It does mean "gross." (At least, that's one reasonable translation among others). I'm really puzzled what she thinks happened in this transaction. It's not a "bad word" in the sense that the waiter had to run away because he was afraid he'd be corrupted by listening to this salty-tongued foreigner. He just thought it was pretty rude to suggest that he'd serve anything he considered "gross." ("Excuse me, waiter, is this dish absolutely revolting? I just want to know" would be a pretty rude thing to say in any establishment and no matter what words you used to convey the thought).

Similarly the "putain" example is just weird. It's a really, really mild oath. If people were looking at her in an amused way in the incident she describes it's not because she said something that's the equivalent of "motherfucker!" or something. It's more likely just that it's always a little amusing hearing foreigners swear in your own language--it always sounds a little off, somehow. But no one would have been shocked, shocked! to hear the word.
posted by yoink at 9:39 AM on September 18, 2014 [6 favorites]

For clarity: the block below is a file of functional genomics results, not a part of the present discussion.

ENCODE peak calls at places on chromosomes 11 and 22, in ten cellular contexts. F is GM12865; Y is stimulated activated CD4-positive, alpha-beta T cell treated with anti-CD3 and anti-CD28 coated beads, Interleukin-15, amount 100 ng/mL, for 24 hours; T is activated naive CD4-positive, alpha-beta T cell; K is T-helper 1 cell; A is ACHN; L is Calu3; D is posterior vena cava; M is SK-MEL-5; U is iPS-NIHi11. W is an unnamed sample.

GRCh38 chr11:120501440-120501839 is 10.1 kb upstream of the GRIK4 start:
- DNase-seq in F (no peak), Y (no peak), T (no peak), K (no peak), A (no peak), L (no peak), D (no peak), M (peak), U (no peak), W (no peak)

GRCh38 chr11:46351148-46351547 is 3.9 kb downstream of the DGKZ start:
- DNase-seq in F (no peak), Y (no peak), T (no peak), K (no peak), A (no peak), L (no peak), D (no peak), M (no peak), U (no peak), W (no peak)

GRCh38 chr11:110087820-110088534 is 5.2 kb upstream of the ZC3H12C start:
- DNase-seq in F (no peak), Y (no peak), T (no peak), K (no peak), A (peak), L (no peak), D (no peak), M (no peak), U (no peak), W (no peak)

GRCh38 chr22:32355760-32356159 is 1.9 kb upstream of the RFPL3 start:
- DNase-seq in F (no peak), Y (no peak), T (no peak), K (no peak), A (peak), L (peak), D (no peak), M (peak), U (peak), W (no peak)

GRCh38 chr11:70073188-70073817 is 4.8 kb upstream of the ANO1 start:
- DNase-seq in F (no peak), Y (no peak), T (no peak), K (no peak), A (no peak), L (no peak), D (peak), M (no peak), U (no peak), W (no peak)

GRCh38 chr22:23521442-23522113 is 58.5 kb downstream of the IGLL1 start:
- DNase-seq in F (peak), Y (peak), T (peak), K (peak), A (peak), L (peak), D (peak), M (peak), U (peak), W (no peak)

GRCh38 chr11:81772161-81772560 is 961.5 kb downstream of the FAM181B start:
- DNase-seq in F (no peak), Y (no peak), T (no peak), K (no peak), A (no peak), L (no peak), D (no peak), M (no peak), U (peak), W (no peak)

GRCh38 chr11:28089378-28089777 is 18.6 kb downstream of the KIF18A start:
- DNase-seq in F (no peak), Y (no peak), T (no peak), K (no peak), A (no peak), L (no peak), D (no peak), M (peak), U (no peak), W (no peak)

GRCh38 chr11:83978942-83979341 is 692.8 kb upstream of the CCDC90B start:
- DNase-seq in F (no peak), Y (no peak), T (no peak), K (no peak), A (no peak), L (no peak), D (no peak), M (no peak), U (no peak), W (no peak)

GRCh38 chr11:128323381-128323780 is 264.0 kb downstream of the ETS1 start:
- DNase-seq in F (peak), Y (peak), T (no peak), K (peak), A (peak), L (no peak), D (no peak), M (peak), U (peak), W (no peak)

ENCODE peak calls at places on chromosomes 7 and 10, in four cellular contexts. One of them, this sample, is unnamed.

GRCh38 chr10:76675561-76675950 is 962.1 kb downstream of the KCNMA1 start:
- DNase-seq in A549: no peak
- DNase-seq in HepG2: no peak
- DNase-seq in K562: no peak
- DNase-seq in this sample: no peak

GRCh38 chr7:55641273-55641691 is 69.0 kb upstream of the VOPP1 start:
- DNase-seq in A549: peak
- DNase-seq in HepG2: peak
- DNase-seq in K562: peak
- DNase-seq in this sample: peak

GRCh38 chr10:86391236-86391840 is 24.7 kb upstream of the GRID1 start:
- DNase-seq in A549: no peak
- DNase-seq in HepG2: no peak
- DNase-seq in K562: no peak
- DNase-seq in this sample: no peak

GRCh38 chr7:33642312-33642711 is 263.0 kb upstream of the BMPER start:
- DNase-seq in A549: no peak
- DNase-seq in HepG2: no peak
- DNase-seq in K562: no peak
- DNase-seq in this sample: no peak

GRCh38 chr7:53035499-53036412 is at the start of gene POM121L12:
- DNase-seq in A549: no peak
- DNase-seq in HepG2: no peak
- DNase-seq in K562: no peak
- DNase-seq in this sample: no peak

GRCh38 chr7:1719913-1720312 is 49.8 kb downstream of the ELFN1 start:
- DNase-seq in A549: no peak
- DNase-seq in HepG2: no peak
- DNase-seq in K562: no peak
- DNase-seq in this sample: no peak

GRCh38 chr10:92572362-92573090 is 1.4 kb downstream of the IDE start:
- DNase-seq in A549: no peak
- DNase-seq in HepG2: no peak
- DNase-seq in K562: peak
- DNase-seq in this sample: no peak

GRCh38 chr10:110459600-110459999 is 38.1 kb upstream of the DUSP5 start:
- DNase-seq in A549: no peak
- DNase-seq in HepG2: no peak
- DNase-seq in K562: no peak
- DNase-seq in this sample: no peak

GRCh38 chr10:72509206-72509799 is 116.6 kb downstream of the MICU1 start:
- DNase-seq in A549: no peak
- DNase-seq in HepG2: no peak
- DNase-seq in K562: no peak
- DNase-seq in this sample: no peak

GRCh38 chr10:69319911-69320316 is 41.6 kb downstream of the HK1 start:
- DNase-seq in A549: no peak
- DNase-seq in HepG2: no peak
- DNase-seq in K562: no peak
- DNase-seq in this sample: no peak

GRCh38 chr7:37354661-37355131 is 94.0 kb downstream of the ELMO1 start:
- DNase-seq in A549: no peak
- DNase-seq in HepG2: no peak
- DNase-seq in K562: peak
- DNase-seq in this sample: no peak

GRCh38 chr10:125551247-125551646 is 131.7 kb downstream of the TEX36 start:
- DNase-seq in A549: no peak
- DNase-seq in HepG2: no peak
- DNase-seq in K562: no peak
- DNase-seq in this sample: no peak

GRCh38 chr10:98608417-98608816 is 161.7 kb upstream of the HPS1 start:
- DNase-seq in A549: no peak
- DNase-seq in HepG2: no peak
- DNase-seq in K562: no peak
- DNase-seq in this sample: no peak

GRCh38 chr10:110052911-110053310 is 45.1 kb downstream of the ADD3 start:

Can you imagine learning English in an American kitchen?

I worked in a tiny pizza place in Boston where I was one of the only native English speakers: all the other guys were native Spanish speakers. They communicated with me in a mess of Spanish -- which I guessed at -- and English, but one guy just never spoke to me because he didn't have enough words.

I made sure never to ask my college Spanish professor what any of the words they'd tried to teach me meant (though sometimes I wish I had).
posted by wenestvedt at 9:40 AM on September 18, 2014


it's wise to ask which expressions and/or terms are vernacular, or more specifically pejorative.

...and take care how one asks, "pee jour eh teef" could be fight'n words in a few rough towns.

como se dice "peer jor" in castellano pour fave our? eh? eh? nudge? nudge?

Espagnol Est-ce exact?
posted by sammyo at 10:05 AM on September 18, 2014


yoink - reading through the comments on the site (which include some detailed etymologies of the terms) it sounds like it's a question of her using a wrong "register." Sounds like "dégoûtant" would have been more appropriate to the situation.